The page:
on the new Canadian flag and he was appalled by the health risk caused by women
and children following the dictates of fashion and not dressing warmly enough
for Canadian winters. He didn't drink or smoke....both of these, he
thought, have caused far more grief to society than unvaccinated cows or
uninsured, uncertified vehicles ever would.
He hated to see, "...Properties and taxes forcibly taken from the public
by the government to build parks, colleges and memorials to the brewers names.
If the breweries must have memorials, let the prisons be named after
An acquaintance of Ernie's recalls that, several times, Government
representatives came around to get his cow vaccinated. Every time they arrived,
the cow seemed to be unavailable. It was always "Way down in the back
pasture" or some similar excuse. After several fruitless visits, they
threatened him with legal action. Ernie then grudgingly produced the cow.
However, he pulled out a magnifying glass and insisted on inspecting the needle
and serum. He then watched every move by the vet through narrowed eyes. No one
was going to inject germs into HIS cow!
Ernie had a way with machines and he was constantly "tinkering". Parts
from different vehicles were often re-combined in creative ways. If you lifted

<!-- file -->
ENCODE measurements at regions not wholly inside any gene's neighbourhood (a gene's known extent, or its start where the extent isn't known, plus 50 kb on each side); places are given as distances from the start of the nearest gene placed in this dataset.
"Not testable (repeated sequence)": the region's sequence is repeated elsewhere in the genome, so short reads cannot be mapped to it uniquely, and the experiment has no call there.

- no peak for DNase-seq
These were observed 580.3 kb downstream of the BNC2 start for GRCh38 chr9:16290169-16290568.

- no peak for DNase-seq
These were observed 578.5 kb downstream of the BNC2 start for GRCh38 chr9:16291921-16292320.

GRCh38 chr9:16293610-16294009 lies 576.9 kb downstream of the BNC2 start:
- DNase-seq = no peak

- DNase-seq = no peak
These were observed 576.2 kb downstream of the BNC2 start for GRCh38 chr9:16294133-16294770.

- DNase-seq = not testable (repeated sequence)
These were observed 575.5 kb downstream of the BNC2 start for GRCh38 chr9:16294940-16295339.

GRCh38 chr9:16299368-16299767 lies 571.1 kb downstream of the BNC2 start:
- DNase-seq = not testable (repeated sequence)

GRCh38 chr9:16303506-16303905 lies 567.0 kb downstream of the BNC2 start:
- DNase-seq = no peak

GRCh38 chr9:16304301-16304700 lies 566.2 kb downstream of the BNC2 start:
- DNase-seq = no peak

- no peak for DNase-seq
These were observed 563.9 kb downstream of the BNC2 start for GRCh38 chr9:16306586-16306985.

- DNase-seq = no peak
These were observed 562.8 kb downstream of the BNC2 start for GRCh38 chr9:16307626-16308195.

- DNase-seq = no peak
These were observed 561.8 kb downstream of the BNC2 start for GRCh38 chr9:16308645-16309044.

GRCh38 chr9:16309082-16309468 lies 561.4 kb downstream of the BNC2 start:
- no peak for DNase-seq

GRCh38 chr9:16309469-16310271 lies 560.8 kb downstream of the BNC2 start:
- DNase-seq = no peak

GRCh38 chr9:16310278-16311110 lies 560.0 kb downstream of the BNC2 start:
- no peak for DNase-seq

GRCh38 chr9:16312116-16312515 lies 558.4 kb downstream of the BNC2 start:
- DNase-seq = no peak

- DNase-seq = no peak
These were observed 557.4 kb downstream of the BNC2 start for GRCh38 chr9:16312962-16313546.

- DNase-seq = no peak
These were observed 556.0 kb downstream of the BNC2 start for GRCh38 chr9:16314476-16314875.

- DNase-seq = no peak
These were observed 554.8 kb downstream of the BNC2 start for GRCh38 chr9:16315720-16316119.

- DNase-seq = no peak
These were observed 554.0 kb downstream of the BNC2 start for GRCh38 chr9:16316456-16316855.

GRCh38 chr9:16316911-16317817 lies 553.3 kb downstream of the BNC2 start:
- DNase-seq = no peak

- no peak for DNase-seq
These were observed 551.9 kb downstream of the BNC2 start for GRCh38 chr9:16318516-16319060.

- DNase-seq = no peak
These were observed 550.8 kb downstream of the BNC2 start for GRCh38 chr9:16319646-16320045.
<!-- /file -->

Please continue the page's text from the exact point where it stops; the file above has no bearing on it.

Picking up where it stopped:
the hood of a car, you might find an entirely different engine than the one its maker
intended to be there.
He liked to "hop up" his guns too. A favorite method was sawing apart
dynamite for the TNT inside, which he used to make his own shotgun loads. He
apparently didn't think the stock powder was powerful enough! With the custom
mixture, he said, "a sparrow is not safe fifty yards away!" A local gunsmith
seeing the chamber of one of his shotguns that had burst open. Ernie told him:
"I only got a few shot in my hand"!
Passers-by recall hearing aircraft engines roaring back in his fields. They were
probably just being run up to keep them from seizing. Rumors of Ernie actually
flying are certainly just that - rumors. Although.....a friend recalls him tying
a Yale to a tree and revving it up occasionally. He ran these machines on gasoline
with much too low an octane rating....they made horrendous pinging
noises. Apparently the Yale broke loose once, understandably causing a bit of
havoc! It was decided not to do that anymore.
There were also rumors that Ernie built an experimental aircraft of his own
design - again, unsubstantiated. (Although, among his letters was a brochure for a
homebuilt plane design dating from the thirties.....a "Heath Parasol")
Even as a boy, Ernie had had a reputation as a loner. As the years passed, his
privacy became an obsession.
Absolutely no one, including long time friends and relatives were ever allowed